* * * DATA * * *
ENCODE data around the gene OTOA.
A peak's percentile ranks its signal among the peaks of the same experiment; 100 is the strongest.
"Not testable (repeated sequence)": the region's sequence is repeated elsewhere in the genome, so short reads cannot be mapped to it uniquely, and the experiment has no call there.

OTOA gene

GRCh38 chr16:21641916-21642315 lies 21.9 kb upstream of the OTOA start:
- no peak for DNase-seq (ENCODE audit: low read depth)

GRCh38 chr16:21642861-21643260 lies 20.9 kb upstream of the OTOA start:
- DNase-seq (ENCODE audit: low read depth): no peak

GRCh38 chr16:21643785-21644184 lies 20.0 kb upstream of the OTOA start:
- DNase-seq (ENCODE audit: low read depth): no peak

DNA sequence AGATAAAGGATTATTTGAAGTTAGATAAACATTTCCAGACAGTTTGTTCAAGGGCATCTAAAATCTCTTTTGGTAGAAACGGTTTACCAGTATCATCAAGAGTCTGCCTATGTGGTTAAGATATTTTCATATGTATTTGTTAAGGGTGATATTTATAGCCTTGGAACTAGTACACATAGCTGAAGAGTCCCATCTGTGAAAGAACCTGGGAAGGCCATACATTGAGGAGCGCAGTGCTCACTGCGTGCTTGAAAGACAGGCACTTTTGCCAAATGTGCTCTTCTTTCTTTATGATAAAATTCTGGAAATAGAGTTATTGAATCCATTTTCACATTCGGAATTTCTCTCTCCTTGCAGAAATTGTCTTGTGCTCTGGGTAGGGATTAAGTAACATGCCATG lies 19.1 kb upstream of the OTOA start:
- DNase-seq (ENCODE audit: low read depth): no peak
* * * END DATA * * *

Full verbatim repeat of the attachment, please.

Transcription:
ENCODE data around the gene OTOA.
A peak's percentile ranks its signal among the peaks of the same experiment; 100 is the strongest.
"Not testable (repeated sequence)": the region's sequence is repeated elsewhere in the genome, so short reads cannot be mapped to it uniquely, and the experiment has no call there.

OTOA gene

GRCh38 chr16:21641916-21642315 lies 21.9 kb upstream of the OTOA start:
- no peak for DNase-seq (ENCODE audit: low read depth)

GRCh38 chr16:21642861-21643260 lies 20.9 kb upstream of the OTOA start:
- DNase-seq (ENCODE audit: low read depth): no peak

GRCh38 chr16:21643785-21644184 lies 20.0 kb upstream of the OTOA start:
- DNase-seq (ENCODE audit: low read depth): no peak

DNA sequence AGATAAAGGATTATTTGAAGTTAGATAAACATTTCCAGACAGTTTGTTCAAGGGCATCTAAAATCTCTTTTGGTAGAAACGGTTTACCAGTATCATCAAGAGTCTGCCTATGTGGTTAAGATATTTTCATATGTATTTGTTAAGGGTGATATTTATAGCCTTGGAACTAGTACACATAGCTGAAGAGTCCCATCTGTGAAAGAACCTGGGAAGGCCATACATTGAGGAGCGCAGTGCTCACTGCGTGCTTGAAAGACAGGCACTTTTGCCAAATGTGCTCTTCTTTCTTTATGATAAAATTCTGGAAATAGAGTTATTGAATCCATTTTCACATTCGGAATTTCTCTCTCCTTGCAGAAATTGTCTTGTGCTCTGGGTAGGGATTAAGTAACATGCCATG lies 19.1 kb upstream of the OTOA start:
- DNase-seq (ENCODE audit: low read depth): no peak